Sophia Al-Maria: ‘Beast Type Song’
Tate Britain
20 September – 23 February 2020

Al-Maria’s collaborative film, Beast Type Song (2019), is a weighty melding of apocalyptic scenes, archival footage of freedom fighters, literature, dance and song all set in a fictional future. Primarily shot on the derelict former campus of Central St Martins art school, the film features undaunted performances from Yumna Marwan, Elizabeth Peace and boychild as war veterans exploring the traumatic consequences of colonialism. Their astrological battle is married with the powerful commentary of Etel Adnan’s 1980 war poem, ‘The Arab Apocalypse’: ‘In the dark irritation of the eyes there is a snake hiding / In the exhalations of Americans there is a crumbling empire / In the foul waters of the rivers there are Palestinians’.

‘I’ve grown roses in this garden of mine’, 2019, installation view, Goodman Gallery, London

‘I’ve grown roses in this garden of mine’
Goodman Gallery
3 October – 2 November

Goodman Gallery debuts its new London space with an exhibition showcasing an array of international artists responding to ideas of collective and social healing that reject the notion of being ‘cured’. Some of the art world’s biggest names are featured, with works by William Kentridge, Grada Kilomba, Alfredo Jaar and El Anatsui, whose sculptures formed of tightly stitched bottle tops offer a commentary on the environmental impact of colonial consumption. Elsewhere, Tabita Rezaire shares the healing potential of decolonized technologies through her digital installations alongside Yinka Shonibare’s celebrated ‘African print’ sculptures and photographic works by Carrie Mae Weems. The exhibition title references artist Gabrielle Goliath’s _This song is for … (2019), compiled from tunes nominated by survivors of sexual violence, which concludes: ‘I care with much tenderness for this little corner of myself, because I know there is no cure, there are but “remedies” taken in small doses to alleviate the symptoms of this silent wound.’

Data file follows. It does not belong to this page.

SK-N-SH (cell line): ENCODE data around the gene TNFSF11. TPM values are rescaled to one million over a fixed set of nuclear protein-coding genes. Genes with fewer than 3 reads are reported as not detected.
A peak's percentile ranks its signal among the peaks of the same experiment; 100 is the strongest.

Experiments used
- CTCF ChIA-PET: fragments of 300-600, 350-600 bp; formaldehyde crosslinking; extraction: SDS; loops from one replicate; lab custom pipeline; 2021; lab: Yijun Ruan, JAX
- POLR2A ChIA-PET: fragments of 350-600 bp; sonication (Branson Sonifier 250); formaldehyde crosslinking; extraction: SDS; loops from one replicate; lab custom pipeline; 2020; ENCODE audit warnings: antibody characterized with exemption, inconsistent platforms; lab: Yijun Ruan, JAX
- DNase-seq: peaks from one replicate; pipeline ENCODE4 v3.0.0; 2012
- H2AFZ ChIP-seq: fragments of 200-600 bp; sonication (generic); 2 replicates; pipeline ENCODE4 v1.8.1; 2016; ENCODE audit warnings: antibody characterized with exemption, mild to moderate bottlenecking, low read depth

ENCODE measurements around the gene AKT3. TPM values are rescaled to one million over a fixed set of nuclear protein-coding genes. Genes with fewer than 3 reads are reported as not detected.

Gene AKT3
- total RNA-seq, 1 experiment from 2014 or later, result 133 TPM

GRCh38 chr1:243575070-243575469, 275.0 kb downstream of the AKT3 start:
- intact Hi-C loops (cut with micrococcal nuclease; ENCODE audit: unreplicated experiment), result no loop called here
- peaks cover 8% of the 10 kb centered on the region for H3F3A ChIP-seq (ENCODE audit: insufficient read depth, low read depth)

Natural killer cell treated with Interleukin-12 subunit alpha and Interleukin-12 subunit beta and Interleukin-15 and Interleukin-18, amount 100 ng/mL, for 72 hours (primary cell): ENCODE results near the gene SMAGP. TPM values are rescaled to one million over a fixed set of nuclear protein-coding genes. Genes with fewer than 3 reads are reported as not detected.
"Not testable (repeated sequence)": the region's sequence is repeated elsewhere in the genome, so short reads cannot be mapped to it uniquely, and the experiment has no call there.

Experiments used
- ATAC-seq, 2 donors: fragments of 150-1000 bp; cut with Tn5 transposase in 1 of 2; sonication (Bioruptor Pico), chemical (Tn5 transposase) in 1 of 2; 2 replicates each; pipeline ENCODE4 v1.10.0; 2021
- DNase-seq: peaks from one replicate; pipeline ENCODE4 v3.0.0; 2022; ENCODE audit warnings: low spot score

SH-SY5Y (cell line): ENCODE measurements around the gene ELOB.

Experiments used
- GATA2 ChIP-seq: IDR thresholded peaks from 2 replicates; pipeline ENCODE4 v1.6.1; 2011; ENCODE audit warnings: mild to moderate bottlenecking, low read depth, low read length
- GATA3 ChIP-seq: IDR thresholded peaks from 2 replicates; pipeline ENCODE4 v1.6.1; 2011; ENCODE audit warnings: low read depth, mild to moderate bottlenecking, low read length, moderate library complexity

Main image: Lynette Yiadom-Boakye, Prospect West Of A Necromancer, 2019, oil on linen, 200 × 250 cm. Courtesy: the artist

Rianna Jade Parker is a writer, curator and researcher. She is a founding member of the interdisciplinary collective Thick/er Black Lines and a contributing editor of frieze. Her book A Brief History of Black British Art is forthcoming from Tate Publishing. She lives in London, UK.